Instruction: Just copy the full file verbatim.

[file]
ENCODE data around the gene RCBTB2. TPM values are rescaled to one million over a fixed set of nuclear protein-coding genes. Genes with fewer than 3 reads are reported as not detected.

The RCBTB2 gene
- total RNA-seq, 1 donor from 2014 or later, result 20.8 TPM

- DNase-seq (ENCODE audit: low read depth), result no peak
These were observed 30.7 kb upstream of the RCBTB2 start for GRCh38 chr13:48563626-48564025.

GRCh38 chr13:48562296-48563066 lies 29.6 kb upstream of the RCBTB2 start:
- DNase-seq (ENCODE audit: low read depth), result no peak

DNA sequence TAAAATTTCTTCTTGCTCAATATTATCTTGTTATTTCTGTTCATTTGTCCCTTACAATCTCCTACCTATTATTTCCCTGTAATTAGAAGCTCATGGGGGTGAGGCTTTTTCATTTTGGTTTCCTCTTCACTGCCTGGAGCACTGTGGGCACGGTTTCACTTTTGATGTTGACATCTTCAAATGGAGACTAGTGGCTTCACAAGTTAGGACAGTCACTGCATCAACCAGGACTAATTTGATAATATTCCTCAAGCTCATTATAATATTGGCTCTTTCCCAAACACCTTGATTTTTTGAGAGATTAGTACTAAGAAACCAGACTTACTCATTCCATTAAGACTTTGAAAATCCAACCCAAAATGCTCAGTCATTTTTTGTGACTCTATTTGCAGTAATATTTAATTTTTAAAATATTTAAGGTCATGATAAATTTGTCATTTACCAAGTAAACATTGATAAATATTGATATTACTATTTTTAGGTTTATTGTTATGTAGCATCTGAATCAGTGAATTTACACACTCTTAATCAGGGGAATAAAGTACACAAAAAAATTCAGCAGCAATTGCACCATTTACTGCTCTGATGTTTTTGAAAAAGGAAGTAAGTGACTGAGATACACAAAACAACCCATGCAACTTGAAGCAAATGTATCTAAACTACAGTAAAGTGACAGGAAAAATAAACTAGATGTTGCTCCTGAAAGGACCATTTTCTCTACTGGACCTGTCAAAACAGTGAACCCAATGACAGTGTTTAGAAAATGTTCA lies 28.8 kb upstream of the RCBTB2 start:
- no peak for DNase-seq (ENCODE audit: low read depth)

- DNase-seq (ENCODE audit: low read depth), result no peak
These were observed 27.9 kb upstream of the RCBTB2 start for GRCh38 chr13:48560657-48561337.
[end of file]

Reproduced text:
ENCODE data around the gene RCBTB2. TPM values are rescaled to one million over a fixed set of nuclear protein-coding genes. Genes with fewer than 3 reads are reported as not detected.

The RCBTB2 gene
- total RNA-seq, 1 donor from 2014 or later, result 20.8 TPM

- DNase-seq (ENCODE audit: low read depth), result no peak
These were observed 30.7 kb upstream of the RCBTB2 start for GRCh38 chr13:48563626-48564025.

GRCh38 chr13:48562296-48563066 lies 29.6 kb upstream of the RCBTB2 start:
- DNase-seq (ENCODE audit: low read depth), result no peak

DNA sequence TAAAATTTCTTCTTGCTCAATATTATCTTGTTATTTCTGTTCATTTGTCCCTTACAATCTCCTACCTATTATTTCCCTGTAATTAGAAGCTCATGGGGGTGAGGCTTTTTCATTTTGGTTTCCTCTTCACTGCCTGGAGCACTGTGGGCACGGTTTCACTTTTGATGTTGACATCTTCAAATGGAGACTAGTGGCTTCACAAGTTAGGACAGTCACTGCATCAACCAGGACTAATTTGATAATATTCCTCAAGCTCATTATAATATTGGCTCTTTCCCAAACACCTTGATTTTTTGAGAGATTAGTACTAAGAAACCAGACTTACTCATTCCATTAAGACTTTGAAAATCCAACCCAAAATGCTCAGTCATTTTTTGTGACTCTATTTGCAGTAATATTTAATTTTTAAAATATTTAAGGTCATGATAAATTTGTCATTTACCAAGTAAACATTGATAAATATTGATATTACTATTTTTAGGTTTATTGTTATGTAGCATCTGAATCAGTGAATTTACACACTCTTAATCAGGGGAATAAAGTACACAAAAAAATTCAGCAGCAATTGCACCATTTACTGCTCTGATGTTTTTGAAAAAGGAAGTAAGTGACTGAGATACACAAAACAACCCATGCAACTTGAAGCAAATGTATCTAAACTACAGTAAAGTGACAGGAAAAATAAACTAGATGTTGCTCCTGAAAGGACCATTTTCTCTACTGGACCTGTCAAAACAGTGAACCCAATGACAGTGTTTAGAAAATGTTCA lies 28.8 kb upstream of the RCBTB2 start:
- no peak for DNase-seq (ENCODE audit: low read depth)

- DNase-seq (ENCODE audit: low read depth), result no peak
These were observed 27.9 kb upstream of the RCBTB2 start for GRCh38 chr13:48560657-48561337.